I’ve just learned a valuable social media lesson. Don’t retweet a tweet until you’ve checked the link associated with it … thankfully for a very positive reason!
When Big Finish tweeted the winner of their recent Vortex art competition, I had already received a very nice email stating that I hadn’t won, but that the standard had been extremely high. So, when I saw the image from the winner, Sophie Cowdrey, I thought nothing more of retweeting said piece with a small congratulatory message and continued with my day…until my friend Mark Clapham made a point of congratulating me for being runner up!
I quickly took a look at the Big Finish website to see that I had indeed been name checked as runner-up. To say that I’m shocked is an understatement…
You can see the news item and view Sophie’s entry here:
Not sure if I’ve mentioned it before, but I have a real love/hate relationship with software. What I can’t bear is using multiple software packages with which to complete one job, but I guess when you have a habit of using various techniques to complete your work, it’s a tough ask for one package to do *everything*. Affinity are almost there with both their Designer and Photo platforms (They’re blummin’ lovely) for the artwork side of things, but I do find myself still sketching using Sketchbook Pro because it’s do darned natural to use…though it’s limited resolution does restrict it’s use. I now use it for preliminary sketching before porting and up-rezzing into Affinity. Both Designer and Photo now have page rotation in increments which really helps (You can turn the page, just like you would working on paper) but they are yet to have the fluid, completely flexible control that Sketchbook provides…but they are catching up!
On the music side of things, I adore Propellerheads Reason. Fairly recently upgraded and can’t quite get my head around how awesome it sounds. I also recommend Cockos’ Reaper for basic sound mixing. Lost count of the amount of times I’ve heard of people struggling with Audacity (As powerful as it is) to do heavy editing on a large sound file, yet Reaper makes it all so naturally. Once you get your head around the idea of non-destructive, physical editing, you’ll never sit twiddling your thumbs every time you try and remove a section from the beginning of a 30 minute stereo file again.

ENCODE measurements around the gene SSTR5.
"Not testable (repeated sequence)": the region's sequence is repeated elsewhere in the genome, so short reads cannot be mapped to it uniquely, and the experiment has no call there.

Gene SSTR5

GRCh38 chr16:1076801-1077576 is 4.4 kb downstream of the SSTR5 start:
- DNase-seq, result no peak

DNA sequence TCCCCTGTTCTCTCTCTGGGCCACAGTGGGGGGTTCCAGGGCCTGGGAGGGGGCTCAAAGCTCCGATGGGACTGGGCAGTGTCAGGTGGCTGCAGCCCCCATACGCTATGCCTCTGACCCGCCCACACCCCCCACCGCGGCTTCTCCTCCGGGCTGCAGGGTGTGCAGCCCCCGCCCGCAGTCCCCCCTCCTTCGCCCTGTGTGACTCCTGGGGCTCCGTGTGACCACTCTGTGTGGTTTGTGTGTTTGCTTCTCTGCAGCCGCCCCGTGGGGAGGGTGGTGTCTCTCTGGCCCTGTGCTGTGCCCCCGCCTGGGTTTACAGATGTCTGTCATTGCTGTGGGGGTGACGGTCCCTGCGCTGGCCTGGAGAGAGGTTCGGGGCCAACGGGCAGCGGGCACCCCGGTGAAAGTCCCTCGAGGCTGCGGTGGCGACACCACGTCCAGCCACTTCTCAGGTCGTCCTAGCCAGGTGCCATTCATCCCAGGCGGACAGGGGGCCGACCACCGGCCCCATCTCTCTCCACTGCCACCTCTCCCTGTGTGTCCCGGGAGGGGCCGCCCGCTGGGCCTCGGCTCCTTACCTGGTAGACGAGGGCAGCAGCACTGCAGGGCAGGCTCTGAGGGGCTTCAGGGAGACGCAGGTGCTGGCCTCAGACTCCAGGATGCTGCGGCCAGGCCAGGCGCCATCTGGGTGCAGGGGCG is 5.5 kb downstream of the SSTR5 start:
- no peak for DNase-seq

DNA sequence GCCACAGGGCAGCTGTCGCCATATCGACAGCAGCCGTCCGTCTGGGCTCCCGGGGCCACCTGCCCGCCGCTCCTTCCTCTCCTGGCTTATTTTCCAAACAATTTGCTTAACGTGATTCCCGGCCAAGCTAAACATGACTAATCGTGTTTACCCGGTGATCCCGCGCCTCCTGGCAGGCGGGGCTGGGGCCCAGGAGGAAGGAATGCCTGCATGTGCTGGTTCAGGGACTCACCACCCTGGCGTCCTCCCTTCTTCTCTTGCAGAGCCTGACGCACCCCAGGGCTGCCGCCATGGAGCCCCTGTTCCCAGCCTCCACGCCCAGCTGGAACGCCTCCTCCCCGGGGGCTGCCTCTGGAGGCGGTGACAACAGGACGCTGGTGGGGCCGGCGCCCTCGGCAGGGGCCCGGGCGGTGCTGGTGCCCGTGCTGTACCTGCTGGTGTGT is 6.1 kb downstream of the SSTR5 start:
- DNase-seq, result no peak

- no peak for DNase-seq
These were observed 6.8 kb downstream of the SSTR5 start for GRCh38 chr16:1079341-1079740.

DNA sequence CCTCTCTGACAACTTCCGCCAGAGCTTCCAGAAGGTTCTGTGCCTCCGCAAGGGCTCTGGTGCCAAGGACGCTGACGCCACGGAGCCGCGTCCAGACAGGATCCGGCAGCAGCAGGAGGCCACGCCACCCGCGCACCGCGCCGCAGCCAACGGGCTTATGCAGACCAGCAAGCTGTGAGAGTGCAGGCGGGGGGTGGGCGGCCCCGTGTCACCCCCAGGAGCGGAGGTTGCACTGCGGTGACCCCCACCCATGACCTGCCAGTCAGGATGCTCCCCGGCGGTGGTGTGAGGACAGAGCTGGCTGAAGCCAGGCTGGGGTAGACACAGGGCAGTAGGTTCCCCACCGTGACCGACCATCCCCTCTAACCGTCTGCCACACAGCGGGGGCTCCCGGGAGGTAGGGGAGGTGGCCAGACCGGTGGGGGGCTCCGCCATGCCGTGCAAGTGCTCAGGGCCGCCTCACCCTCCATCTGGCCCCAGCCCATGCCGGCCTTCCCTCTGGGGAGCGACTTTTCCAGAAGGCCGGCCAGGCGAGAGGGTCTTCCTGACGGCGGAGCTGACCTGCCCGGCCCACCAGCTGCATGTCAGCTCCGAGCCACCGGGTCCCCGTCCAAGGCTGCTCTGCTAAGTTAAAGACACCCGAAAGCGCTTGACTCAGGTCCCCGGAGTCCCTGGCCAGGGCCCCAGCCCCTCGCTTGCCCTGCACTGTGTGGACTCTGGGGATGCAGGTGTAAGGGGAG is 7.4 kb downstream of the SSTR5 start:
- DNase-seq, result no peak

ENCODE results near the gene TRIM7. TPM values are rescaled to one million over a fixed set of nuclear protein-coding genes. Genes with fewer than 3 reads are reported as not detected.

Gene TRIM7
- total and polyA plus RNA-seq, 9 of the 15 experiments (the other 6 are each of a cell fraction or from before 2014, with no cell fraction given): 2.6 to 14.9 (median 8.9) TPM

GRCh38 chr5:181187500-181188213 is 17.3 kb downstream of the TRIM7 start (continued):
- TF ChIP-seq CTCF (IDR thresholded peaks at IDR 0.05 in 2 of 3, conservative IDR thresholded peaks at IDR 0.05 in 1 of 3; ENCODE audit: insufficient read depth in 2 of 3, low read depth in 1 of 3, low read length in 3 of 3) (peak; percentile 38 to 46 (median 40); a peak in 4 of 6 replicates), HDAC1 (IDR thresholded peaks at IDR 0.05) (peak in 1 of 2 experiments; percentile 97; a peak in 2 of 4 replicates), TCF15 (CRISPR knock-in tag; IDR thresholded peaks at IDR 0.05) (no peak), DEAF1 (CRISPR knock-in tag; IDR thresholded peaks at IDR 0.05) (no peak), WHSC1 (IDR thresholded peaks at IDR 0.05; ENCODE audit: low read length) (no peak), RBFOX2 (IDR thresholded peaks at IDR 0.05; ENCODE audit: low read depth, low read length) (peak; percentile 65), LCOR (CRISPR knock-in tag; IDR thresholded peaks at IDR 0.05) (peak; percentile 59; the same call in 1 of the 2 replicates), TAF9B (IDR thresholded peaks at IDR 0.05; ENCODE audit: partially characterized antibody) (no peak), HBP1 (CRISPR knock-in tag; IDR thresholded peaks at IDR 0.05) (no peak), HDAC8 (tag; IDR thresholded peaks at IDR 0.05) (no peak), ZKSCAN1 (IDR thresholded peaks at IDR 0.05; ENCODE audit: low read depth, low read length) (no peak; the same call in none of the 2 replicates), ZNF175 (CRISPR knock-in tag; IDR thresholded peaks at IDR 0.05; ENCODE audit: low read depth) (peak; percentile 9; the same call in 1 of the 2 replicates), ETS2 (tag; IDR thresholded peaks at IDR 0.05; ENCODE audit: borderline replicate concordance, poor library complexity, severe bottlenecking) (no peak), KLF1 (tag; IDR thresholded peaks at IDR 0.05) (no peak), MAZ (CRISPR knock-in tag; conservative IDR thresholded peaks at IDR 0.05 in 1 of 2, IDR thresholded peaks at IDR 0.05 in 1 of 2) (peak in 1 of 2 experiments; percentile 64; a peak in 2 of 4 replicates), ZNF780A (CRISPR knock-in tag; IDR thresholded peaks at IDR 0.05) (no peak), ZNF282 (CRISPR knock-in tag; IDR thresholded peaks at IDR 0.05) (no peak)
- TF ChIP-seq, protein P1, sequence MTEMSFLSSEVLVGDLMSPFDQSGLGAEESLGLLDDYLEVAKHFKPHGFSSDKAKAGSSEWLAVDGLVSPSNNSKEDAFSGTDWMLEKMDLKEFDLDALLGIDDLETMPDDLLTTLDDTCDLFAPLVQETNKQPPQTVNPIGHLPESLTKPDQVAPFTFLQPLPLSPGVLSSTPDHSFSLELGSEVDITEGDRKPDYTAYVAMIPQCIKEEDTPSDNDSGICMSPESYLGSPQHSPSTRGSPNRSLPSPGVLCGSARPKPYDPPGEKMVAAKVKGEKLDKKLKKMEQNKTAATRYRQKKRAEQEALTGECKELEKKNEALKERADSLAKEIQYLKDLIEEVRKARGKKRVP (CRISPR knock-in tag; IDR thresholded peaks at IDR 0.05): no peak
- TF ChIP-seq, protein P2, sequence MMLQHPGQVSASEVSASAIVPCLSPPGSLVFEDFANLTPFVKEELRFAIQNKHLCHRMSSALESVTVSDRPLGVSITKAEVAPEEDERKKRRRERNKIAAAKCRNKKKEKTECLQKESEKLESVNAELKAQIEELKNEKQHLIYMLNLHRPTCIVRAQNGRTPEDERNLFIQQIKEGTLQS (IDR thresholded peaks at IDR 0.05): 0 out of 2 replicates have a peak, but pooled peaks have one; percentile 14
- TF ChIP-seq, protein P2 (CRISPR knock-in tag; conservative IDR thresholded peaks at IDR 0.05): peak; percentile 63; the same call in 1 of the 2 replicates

All this leads me to my latest software love affair. Scrivener. People just wouldn’t shut up about it. It can’t be that good, I thought and this was all before I even began listening to the Bestseller Experiment, who by their second(?) episode had not only bigged up the package, but had been offered sponsorship by the makers of the program.
I had a book to write. I was going to instigate my own NaNoWriMo over the course of a month, so, in true procrastinatory (Is that a word?) mode I thought that I would try out something new to make things interesting as they offer a 30 day free trial. Little did I know that I had chanced upon not only the tool of choice, but something that would ultimately mould my workflow into something pretty darn efficient…and I’m still learning new stuff that the thing can do.